I met my current (25-year-old) girlfriend last month and until then she had never been with a woman. I’ve thoroughly enjoyed showing her the ways of lesbian love-making, and judging by her recent renouncement of men, the enjoyment is mutual. To date, our sexual encounters have not included any phallic-type toys. Here’s my concern: I really enjoy having sex with a strap-on, but I’m concerned that given her inexperience with women, she’ll get creeped out if I show her this other part of me. Is there a proper way of making this introduction so that I don’t send my girlfriend running?
Are you looking for strap-on etiquette or the revised edition of The Joys of Toys? Relax. I don’t think you need either. It’s normal to be concerned that your recently-straight girlfriend might get spooked in her lesbian relationship. If she does, it will more likely result from queer fear than from strap-on fear. Your woman is 25 years old and four weeks ago she identified as playing for the other team. She’s met the penis and it didn’t send her running. Women renounce men for many reasons, and it’s usually deeper than penis-avoidance. Regardless of whether she’s enjoyed penetration in the past, sex with a woman (even with a strap-on) isn’t the same as hetero sex with a man, and I caution you against seeing the two as analogous.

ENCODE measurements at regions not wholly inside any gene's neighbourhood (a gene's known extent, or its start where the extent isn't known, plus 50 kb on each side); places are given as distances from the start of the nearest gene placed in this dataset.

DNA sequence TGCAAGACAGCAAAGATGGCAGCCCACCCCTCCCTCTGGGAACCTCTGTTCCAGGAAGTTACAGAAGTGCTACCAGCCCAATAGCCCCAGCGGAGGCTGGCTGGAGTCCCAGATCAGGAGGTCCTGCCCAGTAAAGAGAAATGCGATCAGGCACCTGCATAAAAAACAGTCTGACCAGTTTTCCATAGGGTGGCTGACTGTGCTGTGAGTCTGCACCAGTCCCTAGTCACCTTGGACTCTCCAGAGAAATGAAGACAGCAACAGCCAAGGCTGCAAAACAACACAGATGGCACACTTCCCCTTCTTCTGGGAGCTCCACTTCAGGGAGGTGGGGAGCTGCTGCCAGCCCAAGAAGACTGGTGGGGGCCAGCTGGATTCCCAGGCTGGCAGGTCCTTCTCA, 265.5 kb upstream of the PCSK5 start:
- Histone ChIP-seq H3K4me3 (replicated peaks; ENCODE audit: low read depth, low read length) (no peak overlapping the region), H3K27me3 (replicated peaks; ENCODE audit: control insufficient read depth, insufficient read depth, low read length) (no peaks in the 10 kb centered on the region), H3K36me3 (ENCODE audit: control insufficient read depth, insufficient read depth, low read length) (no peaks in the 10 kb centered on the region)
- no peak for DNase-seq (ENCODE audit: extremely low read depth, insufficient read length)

Maybe I’m over simplifying the issue. Is it possible that your concern isn’t about creeping her out, but rather about you becoming freaked out? This could be your way of processing conflicting feelings about becoming serious with her. After all, it sort of conjures up images of castration anxiety. Or maybe it’s just about sex.
Here’s the bottom line: You’ve got the girl. She wants you. And if her reaction to your sexuality is negative, let her step aside and make room for a more deserving partner.
E-mail questions to firstname.lastname@example.org or call 212-604-0144
Dr. Darcy Smith received her Masters degree from Columbia University and her Ph.D. from New York University. She has been a practicing social worker for over 10 years and is in private practice in both New York City and New Jersey.
*By submitting questions, the writer acknowledges that she has no rights of confidentiality and that her question or a version thereof may be printed in GO Magazine. Correspondence between Dr. Darcy Smith and a writer does not constitute a therapeutic relationship and such a relationship and the rights/privileges associated with such can only be established through a scheduled, in-person session.